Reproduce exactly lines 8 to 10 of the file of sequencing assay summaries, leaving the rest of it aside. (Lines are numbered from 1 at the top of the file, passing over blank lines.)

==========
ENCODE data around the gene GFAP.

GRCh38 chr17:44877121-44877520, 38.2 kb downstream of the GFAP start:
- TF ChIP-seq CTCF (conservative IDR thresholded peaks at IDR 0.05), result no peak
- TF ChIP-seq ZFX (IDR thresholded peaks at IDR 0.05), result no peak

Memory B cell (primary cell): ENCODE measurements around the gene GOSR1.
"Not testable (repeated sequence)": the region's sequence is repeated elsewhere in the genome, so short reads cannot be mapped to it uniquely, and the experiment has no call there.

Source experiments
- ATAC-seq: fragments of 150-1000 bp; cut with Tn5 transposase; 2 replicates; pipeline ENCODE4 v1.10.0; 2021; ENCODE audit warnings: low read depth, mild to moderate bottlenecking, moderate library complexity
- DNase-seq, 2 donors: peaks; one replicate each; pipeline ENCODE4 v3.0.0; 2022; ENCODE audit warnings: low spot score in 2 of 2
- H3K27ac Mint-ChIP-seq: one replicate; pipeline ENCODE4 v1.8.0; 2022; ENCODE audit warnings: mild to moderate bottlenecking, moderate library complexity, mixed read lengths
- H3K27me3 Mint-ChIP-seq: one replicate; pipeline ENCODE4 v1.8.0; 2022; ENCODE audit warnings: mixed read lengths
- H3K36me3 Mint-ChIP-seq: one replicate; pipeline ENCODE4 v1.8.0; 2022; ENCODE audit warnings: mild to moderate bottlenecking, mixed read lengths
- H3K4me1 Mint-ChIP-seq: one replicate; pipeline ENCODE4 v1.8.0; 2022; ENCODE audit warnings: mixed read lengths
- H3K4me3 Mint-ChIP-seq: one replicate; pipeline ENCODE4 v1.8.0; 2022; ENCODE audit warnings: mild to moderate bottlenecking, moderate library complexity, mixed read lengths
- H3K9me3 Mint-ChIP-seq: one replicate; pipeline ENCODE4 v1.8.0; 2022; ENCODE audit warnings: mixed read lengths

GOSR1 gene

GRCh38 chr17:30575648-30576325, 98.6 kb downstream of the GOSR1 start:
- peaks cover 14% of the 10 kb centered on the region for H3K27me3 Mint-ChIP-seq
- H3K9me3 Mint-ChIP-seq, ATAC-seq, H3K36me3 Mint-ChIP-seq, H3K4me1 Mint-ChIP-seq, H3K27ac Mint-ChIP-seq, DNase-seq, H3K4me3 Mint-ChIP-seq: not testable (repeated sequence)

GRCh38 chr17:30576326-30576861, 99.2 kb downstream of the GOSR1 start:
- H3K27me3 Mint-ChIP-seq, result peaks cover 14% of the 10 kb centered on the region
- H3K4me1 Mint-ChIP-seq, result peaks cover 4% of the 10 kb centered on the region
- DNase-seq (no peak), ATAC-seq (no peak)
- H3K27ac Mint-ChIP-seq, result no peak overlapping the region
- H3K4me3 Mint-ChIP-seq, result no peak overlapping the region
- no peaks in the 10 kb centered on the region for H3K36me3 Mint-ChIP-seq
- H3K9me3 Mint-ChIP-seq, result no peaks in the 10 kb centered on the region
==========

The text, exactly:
- ATAC-seq: fragments of 150-1000 bp; cut with Tn5 transposase; 2 replicates; pipeline ENCODE4 v1.10.0; 2021; ENCODE audit warnings: low read depth, mild to moderate bottlenecking, moderate library complexity
- DNase-seq, 2 donors: peaks; one replicate each; pipeline ENCODE4 v3.0.0; 2022; ENCODE audit warnings: low spot score in 2 of 2
- H3K27ac Mint-ChIP-seq: one replicate; pipeline ENCODE4 v1.8.0; 2022; ENCODE audit warnings: mild to moderate bottlenecking, moderate library complexity, mixed read lengths